Prester John HTML version
4. My Journey To The Winter-Veld
A reply came from Colles, addressed not to me but to Japp. It seemed that the
old fellow had once suggested the establishment of a branch store at a place out
in the plains called Umvelos', and the firm was now prepared to take up the
scheme. Japp was in high good humour, and showed me the letter. Not a word
was said of what I had written about, only the bare details about starting the
branch. I was to get a couple of masons, load up two wagons with bricks and
timber, and go down to Umvelos' and see the store built. The stocking of it and
the appointment of a storekeeper would be matter for further correspondence.
Japp was delighted, for, besides getting rid of me for several weeks, it showed
that his advice was respected by his superiors. He went about bragging that the
firm could not get on without him, and was inclined to be more insolent to me
than usual in his new self-esteem. He also got royally drunk over the head of it.
I confess I was hurt by the manager's silence on what seemed to me more vital
matters. But I soon reflected that if he wrote at all he would write direct to me,
and I eagerly watched for the post-runner. No letter came, however, and I was
soon too busy with preparations to look for one. I got the bricks and timber from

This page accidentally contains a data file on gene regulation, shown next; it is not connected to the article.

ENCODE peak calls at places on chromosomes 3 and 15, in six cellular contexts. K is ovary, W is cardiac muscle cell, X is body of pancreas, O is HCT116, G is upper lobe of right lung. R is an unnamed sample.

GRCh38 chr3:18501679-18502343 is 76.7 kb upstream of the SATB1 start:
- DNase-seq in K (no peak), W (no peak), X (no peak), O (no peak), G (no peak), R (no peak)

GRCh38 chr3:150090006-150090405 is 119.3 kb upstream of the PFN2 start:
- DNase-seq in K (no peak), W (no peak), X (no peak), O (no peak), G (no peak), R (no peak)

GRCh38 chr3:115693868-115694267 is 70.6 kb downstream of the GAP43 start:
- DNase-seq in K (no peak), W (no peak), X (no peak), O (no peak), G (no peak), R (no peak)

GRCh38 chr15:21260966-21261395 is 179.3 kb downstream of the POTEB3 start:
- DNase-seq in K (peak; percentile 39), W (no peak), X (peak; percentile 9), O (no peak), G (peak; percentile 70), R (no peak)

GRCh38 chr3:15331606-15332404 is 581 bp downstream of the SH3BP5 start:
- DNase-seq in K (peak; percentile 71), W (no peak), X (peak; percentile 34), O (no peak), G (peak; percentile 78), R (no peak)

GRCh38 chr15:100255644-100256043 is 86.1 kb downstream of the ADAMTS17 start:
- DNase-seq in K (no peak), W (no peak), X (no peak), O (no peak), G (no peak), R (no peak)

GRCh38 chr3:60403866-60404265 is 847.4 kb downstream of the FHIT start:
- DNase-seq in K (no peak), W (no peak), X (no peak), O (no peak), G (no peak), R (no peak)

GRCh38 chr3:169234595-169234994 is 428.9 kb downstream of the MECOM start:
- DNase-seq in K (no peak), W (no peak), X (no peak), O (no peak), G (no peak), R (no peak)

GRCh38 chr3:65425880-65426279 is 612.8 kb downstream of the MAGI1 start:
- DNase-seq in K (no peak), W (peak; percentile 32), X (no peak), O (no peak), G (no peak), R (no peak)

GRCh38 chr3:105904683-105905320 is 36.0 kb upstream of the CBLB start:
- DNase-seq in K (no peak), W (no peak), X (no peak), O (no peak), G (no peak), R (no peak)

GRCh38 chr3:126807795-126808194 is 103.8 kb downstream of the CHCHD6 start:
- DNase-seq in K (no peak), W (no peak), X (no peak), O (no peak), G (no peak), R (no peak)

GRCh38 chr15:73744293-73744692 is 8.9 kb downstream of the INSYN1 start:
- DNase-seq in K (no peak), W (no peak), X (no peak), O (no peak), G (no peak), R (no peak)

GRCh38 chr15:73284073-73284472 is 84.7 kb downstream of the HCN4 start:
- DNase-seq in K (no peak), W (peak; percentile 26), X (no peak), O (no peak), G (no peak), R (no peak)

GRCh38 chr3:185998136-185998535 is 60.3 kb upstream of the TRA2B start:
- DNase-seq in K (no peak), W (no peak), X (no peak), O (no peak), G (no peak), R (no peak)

Pietersdorp, and hired two Dutch masons to run the job. The place was not very
far from Sikitola's kraal, so there would be no difficulty about native helpers.
Having my eyes open for trade, I resolved to kill two birds with one stone. It was
the fashion among the old- fashioned farmers on the high-veld to drive the cattle
down into the bush-veld - which they call the winter-veld - for winter pasture.
There is no fear of red-water about that season, and the grass of the plains is
rich and thick compared with the uplands. I discovered that some big droves
were passing on a certain day, and that the owners and their families were
travelling with them in wagons. Accordingly I had a light naachtmaal fitted up as a
sort of travelling store, and with my two wagons full of building material joined the
caravan. I hoped to do good trade in selling little luxuries to the farmers on the
road and at Umvelos'.
It was a clear cold morning when we started down the Berg. At first my hands
were full with the job of getting my heavy wagons down the awesome precipice
which did duty as a highway. We locked the wheels with chains, and tied great
logs of wood behind to act as brakes. Happily my drivers knew their business,
but one of the Boer wagons got a wheel over the edge, and it was all that ten
men could do to get it back again.
After that the road was easier, winding down the side of a slowly opening glen. I
rode beside the wagons, and so heavenly was the weather that I was content
with my own thoughts. The sky was clear blue, the air warm, yet with a wintry
tonic in it, and a thousand aromatic scents came out of the thickets. The pied
birds called 'Kaffir queens' fluttered across the path. Below, the Klein Labongo
churned and foamed in a hundred cascades. Its waters were no more the clear
grey of the 'Blue Wildebeeste's Spring,' but growing muddy with its approach to
the richer soil of the plains.